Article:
On the back porch in August, there’s a thick, rich smell of roasting meats. The porchetta melts in everyone’s mouths. Whole chickens marinate in the fridge. I look at Ahearn. She has on a nice white dress. There’s no blood on her hands. Not yet at least.
Salt Water Farm | 25 Woodward Hill | Lincolnville | saltwaterfarm.com
THE BREW MASTER
By Annemarie Ahearn
My friend Pete Raymer is a life-long construction worker and a reformed alcoholic. He has a quick wit and a dirty mind.
He says, “You want to meet Andy? Known Andy my whole life! I’ll introduce you.”
Andy Hazen is the owner of Andrew’s Brewing Company in Lincolnville, and word has it, he’s a tough one to crack.
Pete looks at me, one eye wandering mischievously, “You like to drink? I gave it up years ago. But boy, oh boy, would I like a sip of that stuff.”
I explain to Pete that I’m trying to support the local brewers, vintners, and distillers so Andy’s brew seemed a logical place to start.
“You gonna have a party or something?”
“Yeah, and you’re invited Pete,” I say.
“Boy oh boy! A girl like you makes me want to drink again,” he says.
I begin to blush. A mosquito sticks me right on the back of the neck. I slap it and say, “These damn things just can’t get enough of me.
Pete takes this opportunity to cross the line. He says, “Look at ya. I’d suck on you too.”
Now my cheeks are as red as my mosquito bite.
Pete calls Andy and tells him I’m coming.
The headquarters for Andrew’s Brewing Company is in Andy’s ever-expanding garage in Lincolnville. It’s on High Street—surrounded by farms and hay fields. The company started as a hobby and has grown from there. I approach the door. Three golden retrievers announce my arrival.
“Hello?” I call out nervously.
A barrel-chested man with a surly expression on his face suddenly appears and stands squarely between me and the brewing equipment. It’s Andy. He says not a word.
I say, “My name is Annemarie and I’ve opened a cooking school in Lincolnville Beach.”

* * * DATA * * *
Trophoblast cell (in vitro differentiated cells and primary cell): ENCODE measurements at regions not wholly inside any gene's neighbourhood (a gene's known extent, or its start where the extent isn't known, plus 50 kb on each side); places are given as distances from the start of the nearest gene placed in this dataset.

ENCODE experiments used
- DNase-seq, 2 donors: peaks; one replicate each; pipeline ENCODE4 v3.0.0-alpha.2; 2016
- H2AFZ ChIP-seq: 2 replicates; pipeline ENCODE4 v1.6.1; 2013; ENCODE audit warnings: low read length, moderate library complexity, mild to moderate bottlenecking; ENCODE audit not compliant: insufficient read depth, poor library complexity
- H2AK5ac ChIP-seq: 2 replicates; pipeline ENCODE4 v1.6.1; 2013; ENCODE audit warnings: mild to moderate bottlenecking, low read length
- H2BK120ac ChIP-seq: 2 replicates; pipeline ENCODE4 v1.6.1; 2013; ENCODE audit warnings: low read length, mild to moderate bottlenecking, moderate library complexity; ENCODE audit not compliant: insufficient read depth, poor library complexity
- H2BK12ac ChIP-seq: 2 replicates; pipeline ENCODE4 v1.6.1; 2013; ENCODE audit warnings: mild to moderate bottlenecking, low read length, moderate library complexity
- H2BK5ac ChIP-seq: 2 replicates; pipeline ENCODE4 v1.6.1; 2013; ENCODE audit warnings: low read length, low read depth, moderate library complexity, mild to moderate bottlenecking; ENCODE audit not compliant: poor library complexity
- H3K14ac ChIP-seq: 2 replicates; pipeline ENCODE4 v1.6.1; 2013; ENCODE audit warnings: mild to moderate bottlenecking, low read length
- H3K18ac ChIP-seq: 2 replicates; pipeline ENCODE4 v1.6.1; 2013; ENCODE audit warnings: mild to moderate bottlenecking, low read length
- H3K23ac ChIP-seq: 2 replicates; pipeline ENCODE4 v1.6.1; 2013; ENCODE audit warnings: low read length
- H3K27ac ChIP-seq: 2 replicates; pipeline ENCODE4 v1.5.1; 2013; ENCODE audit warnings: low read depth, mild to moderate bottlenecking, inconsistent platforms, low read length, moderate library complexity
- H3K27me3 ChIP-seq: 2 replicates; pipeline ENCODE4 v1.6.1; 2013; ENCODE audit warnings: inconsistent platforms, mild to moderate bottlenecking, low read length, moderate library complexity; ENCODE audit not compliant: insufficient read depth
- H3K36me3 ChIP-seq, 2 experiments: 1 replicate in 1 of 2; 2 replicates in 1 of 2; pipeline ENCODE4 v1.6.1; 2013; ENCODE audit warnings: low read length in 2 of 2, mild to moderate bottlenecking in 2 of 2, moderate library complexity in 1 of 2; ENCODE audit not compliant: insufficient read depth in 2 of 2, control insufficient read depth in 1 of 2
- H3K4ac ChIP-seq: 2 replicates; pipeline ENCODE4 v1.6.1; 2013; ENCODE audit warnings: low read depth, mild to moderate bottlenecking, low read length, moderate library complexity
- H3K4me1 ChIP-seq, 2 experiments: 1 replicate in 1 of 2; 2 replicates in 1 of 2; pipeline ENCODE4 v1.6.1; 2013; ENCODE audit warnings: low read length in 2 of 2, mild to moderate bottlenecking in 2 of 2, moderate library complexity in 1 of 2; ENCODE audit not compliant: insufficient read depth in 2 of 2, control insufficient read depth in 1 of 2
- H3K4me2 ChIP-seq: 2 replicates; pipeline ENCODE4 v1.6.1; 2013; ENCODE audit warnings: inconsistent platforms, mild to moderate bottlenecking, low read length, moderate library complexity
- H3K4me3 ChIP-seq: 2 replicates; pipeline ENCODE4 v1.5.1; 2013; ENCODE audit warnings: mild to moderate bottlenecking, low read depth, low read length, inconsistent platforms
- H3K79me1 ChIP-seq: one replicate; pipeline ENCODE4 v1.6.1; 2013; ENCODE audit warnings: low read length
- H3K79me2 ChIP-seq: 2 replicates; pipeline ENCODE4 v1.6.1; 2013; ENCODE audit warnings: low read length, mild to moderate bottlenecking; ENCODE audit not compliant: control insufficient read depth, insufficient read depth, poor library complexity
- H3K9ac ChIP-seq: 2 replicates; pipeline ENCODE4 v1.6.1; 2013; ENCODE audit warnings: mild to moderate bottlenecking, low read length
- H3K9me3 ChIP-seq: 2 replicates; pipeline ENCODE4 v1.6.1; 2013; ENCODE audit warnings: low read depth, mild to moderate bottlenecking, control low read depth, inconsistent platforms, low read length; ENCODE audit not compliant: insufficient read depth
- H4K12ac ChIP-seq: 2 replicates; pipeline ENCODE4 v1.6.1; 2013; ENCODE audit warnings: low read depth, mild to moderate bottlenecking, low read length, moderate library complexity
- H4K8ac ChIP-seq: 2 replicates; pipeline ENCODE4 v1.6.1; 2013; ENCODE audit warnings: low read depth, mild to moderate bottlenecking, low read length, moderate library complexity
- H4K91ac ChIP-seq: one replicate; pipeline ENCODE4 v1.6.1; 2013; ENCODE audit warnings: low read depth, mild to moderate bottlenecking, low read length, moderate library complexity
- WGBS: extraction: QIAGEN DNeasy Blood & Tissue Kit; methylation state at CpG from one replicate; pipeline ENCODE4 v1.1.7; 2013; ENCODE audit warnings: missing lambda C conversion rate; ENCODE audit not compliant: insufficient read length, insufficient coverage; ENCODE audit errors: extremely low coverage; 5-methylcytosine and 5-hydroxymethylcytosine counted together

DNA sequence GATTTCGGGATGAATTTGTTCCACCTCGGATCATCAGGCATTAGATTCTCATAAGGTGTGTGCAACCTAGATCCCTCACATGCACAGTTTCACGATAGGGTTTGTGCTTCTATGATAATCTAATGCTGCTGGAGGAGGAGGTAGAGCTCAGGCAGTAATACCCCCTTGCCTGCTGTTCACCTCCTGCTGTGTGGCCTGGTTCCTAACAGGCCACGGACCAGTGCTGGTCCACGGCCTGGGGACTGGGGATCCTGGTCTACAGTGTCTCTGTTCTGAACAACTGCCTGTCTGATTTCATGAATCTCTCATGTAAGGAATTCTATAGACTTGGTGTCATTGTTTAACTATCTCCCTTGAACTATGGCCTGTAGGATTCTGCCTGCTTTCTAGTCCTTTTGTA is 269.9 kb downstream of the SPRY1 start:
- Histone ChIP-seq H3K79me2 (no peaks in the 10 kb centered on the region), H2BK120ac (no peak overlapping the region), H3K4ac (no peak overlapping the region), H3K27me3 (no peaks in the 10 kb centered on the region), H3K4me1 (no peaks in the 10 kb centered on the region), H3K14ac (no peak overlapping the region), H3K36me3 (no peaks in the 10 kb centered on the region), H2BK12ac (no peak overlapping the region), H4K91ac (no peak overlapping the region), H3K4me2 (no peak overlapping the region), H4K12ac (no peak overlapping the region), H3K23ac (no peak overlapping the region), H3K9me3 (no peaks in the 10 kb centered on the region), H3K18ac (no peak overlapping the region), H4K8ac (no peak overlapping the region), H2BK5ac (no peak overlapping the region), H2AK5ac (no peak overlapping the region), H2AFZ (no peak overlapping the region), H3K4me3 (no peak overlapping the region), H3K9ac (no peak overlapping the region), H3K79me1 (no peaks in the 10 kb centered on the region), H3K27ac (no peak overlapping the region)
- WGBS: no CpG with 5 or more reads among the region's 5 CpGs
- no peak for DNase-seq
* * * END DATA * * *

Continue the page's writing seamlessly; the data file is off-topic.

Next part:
I feel like I’ve regressed 20 years. It’s like I’m selling Girl Scout Cookies.
I say, “I’m Pete’s friend.”
Andy’s shoulders relax and his face lights up.
“Ah. You should have said so. Come on in,” he says.
I follow his lead around the bottling machine, a sort of Rube Goldberg affair. The cement floors are damp with condensation, and the smell of yeast hangs heavily in the air.
“You tried all our brews?” Andy says.
How could I say yes to that question and possibly deny myself a flight of beer at 10:30 a.m. on a Monday morning?
“No sir,” I say.
Without delay, he heads into the walk-in-cooler with an empty pint glass and emerges with it half full of the Pale Ale. Then he brings out the Golden, then the Stout and then the Brown.
We discuss the virtues of each. I can’t remember the last time beer tasted this good. In about ten minutes, I’ve put back nearly 2 pints. I feel wobbly.
Andy goes on and on about the brewing process and gives me the full tour. Then we talk about the weather, then pets he’s had over the years, two of which are displayed prominently on his beer label. My inquiry about kegerators brings on a thorough
discussion of refrigeration systems and CO2 levels.
We chat about living in Maine year-round, and how the area has changed over the years. We talk about a slug problem he’s having.
I have to go. I step back toward the door, but
Andy starts in on Maine’s brewing and distribution laws. With one foot out the doorway, I nod graciously.
Andy reaches out his hand. He’s smiling from ear to ear. “It was nice meeting you. I think we can get you a good price for your beer.”
I thank him, get in my car, and sink into the seat with a sigh. Andy knocks hard on the window and yells, “You take care now. I’ll keep em cold for ’ya.”
Tough to crack, easy to open.
Andrew’s Brewing Co. | 353 High St. | Lincolnville | 207.763.3305